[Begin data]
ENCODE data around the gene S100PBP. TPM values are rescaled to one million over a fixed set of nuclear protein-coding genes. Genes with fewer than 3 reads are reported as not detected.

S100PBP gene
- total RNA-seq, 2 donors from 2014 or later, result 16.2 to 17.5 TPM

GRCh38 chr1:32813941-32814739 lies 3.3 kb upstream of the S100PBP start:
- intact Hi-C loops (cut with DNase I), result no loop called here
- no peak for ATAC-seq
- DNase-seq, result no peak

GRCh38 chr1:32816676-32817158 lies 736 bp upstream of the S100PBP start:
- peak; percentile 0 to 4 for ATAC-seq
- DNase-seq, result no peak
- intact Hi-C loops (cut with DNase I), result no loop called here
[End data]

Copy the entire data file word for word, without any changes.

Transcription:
ENCODE data around the gene S100PBP. TPM values are rescaled to one million over a fixed set of nuclear protein-coding genes. Genes with fewer than 3 reads are reported as not detected.

S100PBP gene
- total RNA-seq, 2 donors from 2014 or later, result 16.2 to 17.5 TPM

GRCh38 chr1:32813941-32814739 lies 3.3 kb upstream of the S100PBP start:
- intact Hi-C loops (cut with DNase I), result no loop called here
- no peak for ATAC-seq
- DNase-seq, result no peak

GRCh38 chr1:32816676-32817158 lies 736 bp upstream of the S100PBP start:
- peak; percentile 0 to 4 for ATAC-seq
- DNase-seq, result no peak
- intact Hi-C loops (cut with DNase I), result no loop called here